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post #9 of 11 Old 04-29-2013, 04:56 AM
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Quote:
Originally Posted by Martycool007 View Post

So if you are building some existing design that uses...say...a 1" tweeter with a pair of 6&1/2" mids per speaker, and the crossover is already completed for this configuration. Can you then add, say...2 more 6 & 1/2" mids that are identical to the existing 6 & 1/2" mids that are aleady in there and connect them in parrell (maybe series, can't remember) using the same crossover?
No. The impedance load of the mids must be maintained, and you cannot achieve the same load with two and four drivers.

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post #10 of 11 Old 04-29-2013, 05:21 AM
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Quote:
Originally Posted by Martycool007 View Post

So if you are building some existing design that uses...say...a 1" tweeter with a pair of 6&1/2" mids per speaker, and the crossover is already completed for this configuration. Can you then add, say...2 more 6 & 1/2" mids that are identical to the existing 6 & 1/2" mids that are aleady in there and connect them in parrell (maybe series, can't remember) using the same crossover?

If you do that the midrange section of the crossover will see too low of a load impedance, and its crossover frequency will move up about an octave.

If you impedance scale that portion of the crossover then the crossover frequency will be OK, but your tweeter will become weak. If there is attenuation in the tweeter side of the crossover, then reducing it could restore a well-balanced system.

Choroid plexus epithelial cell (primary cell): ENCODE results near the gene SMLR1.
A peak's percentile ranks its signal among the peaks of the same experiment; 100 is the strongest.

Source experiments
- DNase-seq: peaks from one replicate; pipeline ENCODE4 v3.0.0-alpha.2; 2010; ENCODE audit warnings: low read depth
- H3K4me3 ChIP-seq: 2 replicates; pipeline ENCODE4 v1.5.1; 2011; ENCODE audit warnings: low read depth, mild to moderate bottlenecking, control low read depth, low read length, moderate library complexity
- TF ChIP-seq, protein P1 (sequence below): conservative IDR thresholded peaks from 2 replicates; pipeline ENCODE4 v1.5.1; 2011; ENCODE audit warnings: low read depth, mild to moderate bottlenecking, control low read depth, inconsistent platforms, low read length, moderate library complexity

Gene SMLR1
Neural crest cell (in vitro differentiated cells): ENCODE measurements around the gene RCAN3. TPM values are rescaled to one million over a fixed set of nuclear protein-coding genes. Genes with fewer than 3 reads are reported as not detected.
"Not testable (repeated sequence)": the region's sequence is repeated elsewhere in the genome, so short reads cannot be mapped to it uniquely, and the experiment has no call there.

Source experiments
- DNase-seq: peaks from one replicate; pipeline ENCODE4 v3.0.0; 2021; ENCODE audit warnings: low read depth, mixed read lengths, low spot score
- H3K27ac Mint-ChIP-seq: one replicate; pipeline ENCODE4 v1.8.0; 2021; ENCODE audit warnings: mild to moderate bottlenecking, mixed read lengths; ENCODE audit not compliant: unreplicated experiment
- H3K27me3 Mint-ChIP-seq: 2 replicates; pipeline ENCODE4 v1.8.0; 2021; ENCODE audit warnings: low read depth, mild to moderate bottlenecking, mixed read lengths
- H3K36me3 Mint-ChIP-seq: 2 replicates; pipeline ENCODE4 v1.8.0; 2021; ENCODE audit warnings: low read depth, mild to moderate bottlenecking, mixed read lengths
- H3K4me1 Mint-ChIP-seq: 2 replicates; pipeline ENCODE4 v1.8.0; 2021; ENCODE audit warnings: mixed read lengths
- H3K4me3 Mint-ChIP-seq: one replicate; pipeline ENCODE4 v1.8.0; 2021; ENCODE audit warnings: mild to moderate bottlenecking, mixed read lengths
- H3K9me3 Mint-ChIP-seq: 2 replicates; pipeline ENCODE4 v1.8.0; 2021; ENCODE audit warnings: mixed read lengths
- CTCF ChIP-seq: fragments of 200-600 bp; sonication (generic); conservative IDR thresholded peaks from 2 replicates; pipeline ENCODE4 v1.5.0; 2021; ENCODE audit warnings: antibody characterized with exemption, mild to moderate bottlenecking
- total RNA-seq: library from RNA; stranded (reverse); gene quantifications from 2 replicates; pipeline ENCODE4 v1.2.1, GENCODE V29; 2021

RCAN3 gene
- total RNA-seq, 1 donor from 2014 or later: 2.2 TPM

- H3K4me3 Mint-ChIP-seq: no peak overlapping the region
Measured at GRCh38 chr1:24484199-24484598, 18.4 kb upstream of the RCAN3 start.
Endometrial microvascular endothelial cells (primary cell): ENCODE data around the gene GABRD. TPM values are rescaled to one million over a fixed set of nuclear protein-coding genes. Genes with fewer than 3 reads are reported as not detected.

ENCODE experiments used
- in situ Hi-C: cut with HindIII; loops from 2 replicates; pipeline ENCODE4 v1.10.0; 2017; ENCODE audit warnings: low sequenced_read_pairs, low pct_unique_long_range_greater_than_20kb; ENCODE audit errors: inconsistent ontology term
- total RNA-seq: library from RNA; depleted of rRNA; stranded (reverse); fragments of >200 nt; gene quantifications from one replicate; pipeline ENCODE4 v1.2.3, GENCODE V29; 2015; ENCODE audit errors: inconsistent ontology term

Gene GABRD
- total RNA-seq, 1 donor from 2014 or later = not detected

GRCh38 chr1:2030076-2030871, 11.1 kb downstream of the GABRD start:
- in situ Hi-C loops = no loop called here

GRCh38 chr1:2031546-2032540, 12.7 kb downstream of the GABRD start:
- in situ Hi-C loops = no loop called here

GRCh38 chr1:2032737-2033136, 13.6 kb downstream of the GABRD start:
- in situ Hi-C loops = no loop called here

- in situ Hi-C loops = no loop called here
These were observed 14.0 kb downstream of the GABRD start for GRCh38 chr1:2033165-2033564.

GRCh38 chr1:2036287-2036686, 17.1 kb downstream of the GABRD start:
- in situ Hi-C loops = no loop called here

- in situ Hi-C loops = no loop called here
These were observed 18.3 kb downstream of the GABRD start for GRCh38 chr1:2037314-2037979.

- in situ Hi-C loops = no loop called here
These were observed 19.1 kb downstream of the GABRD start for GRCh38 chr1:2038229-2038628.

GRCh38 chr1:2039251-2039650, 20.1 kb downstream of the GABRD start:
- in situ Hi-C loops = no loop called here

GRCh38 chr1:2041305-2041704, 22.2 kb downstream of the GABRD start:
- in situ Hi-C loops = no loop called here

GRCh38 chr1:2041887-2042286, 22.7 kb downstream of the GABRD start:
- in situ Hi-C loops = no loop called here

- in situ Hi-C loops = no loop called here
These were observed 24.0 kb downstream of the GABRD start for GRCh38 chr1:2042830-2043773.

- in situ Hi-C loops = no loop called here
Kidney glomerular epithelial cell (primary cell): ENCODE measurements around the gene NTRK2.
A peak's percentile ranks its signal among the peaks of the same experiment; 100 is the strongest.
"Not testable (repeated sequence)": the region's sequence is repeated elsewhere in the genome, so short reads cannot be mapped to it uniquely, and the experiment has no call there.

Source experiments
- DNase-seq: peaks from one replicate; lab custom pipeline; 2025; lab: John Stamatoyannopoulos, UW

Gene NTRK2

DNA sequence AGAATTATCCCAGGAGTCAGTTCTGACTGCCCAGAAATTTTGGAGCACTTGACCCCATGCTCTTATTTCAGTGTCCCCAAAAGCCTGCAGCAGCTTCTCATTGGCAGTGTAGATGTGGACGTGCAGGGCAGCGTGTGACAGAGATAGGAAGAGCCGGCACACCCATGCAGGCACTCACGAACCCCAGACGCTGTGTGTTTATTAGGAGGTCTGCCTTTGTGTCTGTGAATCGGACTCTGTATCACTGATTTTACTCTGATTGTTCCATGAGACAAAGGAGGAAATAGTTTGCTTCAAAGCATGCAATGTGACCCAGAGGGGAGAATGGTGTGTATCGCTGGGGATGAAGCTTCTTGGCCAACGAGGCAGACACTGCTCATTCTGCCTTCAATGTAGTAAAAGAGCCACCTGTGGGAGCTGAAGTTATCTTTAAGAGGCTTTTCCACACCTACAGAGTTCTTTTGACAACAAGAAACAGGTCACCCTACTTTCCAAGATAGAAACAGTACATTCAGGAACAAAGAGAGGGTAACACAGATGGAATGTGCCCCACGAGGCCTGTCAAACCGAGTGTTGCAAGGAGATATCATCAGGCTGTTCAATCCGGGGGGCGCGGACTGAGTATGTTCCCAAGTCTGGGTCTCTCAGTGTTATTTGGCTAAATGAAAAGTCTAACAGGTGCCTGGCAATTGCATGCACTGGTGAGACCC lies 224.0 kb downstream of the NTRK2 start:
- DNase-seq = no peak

As you add drivers you also end up changing driver acoustical blending, and that is yet another can of worms.

If you hook up the two new drivers through a replica of the midrange side of the existing crossover then that would also preserve the crossover frequency, but you still need to address the tweeter balance issue.

Doubling the number of bass drivers this way will halve the impedance of the loudspeaker system in the midrange, and that may have adverse effcts on the amplifier you use to drive this system.
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Will this also not bring the low and mid-range up since it would be doubling the drivers cone surface area?

Probably.

In this day and age it is usually easier and more productive to change the system's tonal balance using the kinds of built-in equalizers we find in modern AVRs.
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post #11 of 11 Old 04-29-2013, 07:07 AM
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Quote:
Originally Posted by arnyk View Post

If you do that the midrange section of the crossover will see too low of a load impedance, and its crossover frequency will move up about an octave.
Only if it is first order. If it is second order or higher the entire crossover topology will be AFU, as will be the results.